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Book Review: Picasso's War by Russell Martin
by Blas Pedro Uberuaga
June 28, 2003
Read: May, 2003.
This book tells the story of Guernica, the famous painting by Picasso.
It tells the complete story, starting with the events that lead to the
creation of the painting and following Guernica as it moves from
museum to museum, becoming ever more the important symbol it has
become today. In the telling of the story of Guernica, we come to
understand better the current political climate in Spain and the
Basque Country, and why things are still so difficult in the region,
why some things have been so difficult to forgive.
Any history of the painting Guernica necessarily starts with the town
of Gernika and the Spanish Civil War. This book does an amazing job
of recounting that market day when the town was destroyed by German
bombers, when the fleeing citizens where gunned down by machine
gunners flying overhead. A sense of outrage filled me as I read the
description of that day -- a description based on accounts of people
that were there -- an outrage that left me angry at both the
governments that did this and those that let this happen by ignoring
events in Spain. Even though I was only reading about this horrific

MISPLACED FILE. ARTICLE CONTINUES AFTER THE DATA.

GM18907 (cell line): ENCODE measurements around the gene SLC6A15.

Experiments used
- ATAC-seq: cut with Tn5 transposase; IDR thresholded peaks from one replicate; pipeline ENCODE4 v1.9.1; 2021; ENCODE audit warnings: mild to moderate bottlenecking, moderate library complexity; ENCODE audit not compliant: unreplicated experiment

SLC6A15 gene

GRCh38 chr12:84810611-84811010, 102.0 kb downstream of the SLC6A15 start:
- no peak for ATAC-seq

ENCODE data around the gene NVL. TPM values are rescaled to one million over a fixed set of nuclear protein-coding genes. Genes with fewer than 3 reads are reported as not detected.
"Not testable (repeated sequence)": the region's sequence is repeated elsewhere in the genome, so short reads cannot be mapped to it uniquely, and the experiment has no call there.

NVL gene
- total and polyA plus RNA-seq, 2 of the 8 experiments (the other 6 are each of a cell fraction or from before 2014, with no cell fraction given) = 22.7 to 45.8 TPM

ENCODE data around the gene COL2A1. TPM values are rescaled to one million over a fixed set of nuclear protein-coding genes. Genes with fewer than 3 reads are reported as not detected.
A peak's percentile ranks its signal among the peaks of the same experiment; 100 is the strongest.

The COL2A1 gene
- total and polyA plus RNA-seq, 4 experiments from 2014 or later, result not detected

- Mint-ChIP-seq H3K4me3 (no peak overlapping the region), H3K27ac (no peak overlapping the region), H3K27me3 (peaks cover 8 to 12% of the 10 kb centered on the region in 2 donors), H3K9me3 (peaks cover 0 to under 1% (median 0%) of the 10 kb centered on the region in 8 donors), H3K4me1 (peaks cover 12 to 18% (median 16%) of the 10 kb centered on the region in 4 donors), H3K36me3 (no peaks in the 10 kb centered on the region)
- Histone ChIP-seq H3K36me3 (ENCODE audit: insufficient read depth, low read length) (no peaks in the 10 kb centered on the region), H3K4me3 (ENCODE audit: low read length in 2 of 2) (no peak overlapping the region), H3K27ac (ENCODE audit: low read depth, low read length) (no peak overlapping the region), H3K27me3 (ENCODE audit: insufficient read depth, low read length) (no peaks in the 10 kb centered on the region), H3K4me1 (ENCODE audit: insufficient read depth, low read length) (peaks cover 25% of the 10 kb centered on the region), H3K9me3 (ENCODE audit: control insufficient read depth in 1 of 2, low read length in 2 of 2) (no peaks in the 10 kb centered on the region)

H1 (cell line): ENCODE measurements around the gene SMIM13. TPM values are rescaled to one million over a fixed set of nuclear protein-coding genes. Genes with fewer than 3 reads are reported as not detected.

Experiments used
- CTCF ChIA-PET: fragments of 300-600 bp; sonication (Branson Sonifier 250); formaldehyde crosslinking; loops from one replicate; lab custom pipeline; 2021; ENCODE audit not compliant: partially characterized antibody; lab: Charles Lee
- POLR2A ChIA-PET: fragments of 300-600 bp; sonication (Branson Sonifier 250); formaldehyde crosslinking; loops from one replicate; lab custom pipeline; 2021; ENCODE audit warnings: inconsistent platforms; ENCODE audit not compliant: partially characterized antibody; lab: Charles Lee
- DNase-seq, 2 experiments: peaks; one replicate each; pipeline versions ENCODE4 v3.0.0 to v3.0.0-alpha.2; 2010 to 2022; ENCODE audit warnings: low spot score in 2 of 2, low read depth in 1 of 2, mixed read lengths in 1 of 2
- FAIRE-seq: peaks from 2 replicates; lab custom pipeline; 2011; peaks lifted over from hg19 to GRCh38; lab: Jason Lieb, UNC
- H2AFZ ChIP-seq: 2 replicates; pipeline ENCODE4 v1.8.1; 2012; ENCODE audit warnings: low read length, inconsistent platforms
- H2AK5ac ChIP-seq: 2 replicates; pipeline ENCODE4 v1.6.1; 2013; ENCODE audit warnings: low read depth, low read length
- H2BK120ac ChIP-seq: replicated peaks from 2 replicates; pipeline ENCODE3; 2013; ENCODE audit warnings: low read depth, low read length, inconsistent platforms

event nearly 65 years after it happened, I still felt an anger that
can only pale to that felt by the people that went through this, who's
grandparents were there, and it helped me understand why people are
still angry today.
After the bombing comes Picasso's creation. The book follows the
efforts of the Spanish Republic to get Picasso to paint something for
its exhibit at the world fair in Paris and the creative process that
led to Guernica. We follow the painting from Picasso's studio, to the
world's fair, to New York where it is held in safe keeping until
democracy returns to Spain, and finally to Madrid, where it currently
resides. We learn that efforts to get the painting to the Basque
Country, to be displayed near the site that inspired it, have been met
with rejection. That this symbolic act of reconciliation between the
Basques and the Spanish government has yet to occur.
The story of Guernica is very much a history of the modern Basque
Country. Guernica has become the modern symbol of the horrors of
warfare, resonanting not only with the Basque people, but also with
the Japonese, the Germans, and other peoples who have first hand
witnessed these horrors. It is a telling fact that the US asked a
reproduction of Guernica at the UN to be covered when the resolutions
on military action in Iraq were being brought to a vote. This
painting symbolizes all that is horrible and aweful in war, all of the
suffering that occurs. In telling the story of the painting,
Picasso's War reminds us that all wars result in suffering, and that
forgiveness is not easy.
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